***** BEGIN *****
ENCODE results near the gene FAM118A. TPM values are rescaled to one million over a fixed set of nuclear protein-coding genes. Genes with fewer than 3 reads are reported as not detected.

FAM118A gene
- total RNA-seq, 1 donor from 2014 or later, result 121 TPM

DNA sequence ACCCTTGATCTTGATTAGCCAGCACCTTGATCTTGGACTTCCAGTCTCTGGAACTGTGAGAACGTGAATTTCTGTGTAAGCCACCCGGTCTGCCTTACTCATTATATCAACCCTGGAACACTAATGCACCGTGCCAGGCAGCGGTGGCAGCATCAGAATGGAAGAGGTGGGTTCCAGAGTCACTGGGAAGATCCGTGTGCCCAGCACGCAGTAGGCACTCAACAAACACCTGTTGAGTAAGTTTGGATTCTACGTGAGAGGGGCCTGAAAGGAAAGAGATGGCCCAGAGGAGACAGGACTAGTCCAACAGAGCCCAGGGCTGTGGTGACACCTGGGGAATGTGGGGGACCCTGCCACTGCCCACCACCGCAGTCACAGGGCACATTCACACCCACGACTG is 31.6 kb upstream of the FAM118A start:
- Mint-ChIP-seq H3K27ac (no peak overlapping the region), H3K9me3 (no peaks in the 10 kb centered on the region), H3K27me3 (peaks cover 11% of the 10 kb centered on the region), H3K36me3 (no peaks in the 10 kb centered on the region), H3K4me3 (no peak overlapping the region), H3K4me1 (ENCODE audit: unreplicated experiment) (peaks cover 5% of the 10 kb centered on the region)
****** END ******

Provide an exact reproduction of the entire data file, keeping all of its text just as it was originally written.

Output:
ENCODE results near the gene FAM118A. TPM values are rescaled to one million over a fixed set of nuclear protein-coding genes. Genes with fewer than 3 reads are reported as not detected.

FAM118A gene
- total RNA-seq, 1 donor from 2014 or later, result 121 TPM

DNA sequence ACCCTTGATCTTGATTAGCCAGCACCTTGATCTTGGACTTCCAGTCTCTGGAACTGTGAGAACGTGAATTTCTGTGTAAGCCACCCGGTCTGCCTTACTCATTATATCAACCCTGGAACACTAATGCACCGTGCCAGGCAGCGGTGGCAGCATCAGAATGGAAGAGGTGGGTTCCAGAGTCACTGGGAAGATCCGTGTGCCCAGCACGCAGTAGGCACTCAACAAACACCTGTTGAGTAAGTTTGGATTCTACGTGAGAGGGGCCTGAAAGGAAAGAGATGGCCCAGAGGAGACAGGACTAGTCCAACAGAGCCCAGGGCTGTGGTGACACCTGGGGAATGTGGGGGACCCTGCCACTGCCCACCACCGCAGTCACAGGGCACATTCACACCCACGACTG is 31.6 kb upstream of the FAM118A start:
- Mint-ChIP-seq H3K27ac (no peak overlapping the region), H3K9me3 (no peaks in the 10 kb centered on the region), H3K27me3 (peaks cover 11% of the 10 kb centered on the region), H3K36me3 (no peaks in the 10 kb centered on the region), H3K4me3 (no peak overlapping the region), H3K4me1 (ENCODE audit: unreplicated experiment) (peaks cover 5% of the 10 kb centered on the region)